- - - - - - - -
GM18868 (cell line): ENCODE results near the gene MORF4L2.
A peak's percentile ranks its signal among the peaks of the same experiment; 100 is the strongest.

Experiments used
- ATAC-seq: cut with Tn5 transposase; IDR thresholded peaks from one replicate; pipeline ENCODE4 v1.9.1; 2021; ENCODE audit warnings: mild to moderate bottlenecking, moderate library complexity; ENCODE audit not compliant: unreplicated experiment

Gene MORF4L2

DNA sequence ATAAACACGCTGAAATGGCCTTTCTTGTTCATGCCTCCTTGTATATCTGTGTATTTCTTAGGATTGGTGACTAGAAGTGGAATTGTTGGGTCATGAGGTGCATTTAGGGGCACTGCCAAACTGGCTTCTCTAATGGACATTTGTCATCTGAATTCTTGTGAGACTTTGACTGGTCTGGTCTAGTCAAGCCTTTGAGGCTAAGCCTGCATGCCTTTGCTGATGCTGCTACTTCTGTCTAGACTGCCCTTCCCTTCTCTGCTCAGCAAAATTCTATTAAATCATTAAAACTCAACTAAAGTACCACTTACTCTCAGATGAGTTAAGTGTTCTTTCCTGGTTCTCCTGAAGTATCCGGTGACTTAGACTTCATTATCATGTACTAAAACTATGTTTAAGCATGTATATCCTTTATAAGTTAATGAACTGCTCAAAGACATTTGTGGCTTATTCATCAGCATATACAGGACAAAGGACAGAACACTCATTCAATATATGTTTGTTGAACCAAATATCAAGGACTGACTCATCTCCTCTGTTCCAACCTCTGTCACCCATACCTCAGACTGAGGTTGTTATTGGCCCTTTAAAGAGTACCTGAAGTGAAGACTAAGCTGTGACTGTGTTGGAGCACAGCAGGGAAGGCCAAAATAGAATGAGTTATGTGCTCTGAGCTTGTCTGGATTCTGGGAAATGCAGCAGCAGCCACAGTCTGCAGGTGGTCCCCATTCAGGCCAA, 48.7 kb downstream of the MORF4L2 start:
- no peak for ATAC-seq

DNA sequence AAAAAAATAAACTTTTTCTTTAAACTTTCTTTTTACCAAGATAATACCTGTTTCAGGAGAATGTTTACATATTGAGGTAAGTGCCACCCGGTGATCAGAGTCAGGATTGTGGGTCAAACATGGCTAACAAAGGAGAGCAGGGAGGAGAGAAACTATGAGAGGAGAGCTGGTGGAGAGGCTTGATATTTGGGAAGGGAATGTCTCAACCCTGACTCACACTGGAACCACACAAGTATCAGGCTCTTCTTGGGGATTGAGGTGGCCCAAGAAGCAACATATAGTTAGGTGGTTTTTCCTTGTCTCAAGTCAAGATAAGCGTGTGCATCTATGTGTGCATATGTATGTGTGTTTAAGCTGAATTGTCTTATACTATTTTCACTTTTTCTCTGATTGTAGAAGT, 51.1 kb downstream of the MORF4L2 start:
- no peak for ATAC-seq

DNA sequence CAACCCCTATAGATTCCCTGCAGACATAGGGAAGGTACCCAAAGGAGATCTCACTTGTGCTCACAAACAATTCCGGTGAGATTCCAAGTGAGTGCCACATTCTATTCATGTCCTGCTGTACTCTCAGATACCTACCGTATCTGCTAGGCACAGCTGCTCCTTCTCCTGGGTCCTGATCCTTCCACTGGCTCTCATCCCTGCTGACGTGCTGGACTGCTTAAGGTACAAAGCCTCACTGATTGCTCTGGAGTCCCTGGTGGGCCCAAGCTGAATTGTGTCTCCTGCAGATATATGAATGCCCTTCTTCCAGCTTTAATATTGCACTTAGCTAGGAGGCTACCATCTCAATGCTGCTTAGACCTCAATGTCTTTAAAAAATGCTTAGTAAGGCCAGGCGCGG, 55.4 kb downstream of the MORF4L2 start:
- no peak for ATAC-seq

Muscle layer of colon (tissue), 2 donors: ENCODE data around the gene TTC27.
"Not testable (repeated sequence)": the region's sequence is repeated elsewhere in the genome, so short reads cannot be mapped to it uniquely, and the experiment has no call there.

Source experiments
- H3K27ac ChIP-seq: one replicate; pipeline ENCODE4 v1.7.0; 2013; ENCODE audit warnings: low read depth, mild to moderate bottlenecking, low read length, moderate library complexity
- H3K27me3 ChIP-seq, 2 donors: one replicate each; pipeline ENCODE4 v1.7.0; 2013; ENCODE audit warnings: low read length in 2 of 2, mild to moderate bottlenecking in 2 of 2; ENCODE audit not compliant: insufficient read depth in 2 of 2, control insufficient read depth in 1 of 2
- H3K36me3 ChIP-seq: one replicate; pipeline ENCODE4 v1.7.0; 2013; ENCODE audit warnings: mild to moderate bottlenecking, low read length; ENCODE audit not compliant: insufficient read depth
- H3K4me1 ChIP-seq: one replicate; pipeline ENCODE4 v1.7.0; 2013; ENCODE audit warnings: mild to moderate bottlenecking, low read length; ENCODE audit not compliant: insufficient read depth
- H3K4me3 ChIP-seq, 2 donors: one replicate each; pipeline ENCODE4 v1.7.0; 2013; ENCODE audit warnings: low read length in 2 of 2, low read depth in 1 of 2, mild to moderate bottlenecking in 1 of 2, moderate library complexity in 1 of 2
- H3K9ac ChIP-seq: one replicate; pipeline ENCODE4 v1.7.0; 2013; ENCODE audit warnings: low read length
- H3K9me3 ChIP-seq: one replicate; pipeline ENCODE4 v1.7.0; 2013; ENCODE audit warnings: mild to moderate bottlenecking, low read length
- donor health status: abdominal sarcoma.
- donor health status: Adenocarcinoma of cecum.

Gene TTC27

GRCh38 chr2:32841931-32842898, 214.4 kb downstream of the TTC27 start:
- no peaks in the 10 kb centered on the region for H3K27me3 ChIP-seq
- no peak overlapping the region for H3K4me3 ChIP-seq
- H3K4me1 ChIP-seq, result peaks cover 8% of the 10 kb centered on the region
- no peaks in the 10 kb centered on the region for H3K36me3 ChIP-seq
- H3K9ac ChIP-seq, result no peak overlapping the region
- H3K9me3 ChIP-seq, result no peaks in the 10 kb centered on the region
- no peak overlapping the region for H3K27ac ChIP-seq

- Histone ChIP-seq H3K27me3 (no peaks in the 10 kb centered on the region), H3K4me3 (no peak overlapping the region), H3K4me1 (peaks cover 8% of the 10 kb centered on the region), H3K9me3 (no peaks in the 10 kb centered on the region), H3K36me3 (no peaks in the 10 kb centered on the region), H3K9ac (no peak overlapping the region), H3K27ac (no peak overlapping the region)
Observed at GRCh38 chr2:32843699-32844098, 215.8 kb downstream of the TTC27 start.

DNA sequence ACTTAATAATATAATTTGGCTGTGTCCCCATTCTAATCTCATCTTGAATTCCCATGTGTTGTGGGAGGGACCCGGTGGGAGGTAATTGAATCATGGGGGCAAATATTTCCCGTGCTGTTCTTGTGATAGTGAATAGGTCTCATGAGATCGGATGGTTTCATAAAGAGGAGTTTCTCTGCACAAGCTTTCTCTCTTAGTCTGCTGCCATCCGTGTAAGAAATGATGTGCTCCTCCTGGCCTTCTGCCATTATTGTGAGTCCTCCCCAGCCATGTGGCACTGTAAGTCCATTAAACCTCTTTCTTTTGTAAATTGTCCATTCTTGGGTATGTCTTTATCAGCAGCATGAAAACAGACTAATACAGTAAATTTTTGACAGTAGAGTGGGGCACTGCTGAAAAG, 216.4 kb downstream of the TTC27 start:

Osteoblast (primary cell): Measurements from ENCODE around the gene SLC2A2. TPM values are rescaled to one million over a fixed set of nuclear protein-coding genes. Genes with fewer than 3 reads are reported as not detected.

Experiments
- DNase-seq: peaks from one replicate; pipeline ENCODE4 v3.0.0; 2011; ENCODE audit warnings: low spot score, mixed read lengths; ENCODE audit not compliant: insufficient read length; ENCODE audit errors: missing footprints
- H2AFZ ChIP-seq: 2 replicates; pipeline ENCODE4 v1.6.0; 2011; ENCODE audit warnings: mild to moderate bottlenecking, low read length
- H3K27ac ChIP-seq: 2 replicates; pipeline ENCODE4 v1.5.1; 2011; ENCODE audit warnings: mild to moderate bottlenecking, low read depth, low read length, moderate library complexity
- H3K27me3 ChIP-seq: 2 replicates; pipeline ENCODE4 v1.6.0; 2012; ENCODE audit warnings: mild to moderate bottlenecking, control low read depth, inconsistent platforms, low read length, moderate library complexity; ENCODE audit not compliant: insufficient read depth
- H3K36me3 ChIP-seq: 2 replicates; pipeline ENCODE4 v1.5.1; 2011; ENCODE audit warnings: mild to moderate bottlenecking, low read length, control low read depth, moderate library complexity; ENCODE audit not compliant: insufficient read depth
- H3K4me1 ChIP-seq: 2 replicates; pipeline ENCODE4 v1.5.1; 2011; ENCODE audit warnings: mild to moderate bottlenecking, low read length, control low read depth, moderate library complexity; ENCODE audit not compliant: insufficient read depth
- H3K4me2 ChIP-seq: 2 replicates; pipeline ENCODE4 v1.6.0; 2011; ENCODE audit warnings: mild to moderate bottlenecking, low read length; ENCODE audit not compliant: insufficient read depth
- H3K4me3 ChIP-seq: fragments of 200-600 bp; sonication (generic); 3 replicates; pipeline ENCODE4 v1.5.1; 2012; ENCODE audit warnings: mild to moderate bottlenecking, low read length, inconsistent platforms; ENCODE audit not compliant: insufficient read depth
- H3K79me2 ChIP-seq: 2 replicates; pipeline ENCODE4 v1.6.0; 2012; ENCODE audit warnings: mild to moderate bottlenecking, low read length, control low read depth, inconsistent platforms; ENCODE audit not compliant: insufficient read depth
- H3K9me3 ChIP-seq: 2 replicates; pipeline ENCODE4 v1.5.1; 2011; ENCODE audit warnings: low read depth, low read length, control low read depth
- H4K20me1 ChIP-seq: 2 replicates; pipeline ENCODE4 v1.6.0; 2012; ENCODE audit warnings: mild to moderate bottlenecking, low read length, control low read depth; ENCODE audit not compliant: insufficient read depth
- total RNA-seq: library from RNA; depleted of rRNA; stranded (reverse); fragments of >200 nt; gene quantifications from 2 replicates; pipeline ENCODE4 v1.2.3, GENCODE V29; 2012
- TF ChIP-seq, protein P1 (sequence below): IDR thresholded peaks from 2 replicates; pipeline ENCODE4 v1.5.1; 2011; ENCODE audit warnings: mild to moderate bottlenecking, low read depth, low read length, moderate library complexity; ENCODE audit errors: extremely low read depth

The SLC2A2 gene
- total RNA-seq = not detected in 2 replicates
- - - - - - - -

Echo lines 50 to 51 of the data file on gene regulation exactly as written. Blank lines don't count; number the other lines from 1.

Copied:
- TF ChIP-seq, protein P1 (sequence below): IDR thresholded peaks from 2 replicates; pipeline ENCODE4 v1.5.1; 2011; ENCODE audit warnings: mild to moderate bottlenecking, low read depth, low read length, moderate library complexity; ENCODE audit errors: extremely low read depth

The SLC2A2 gene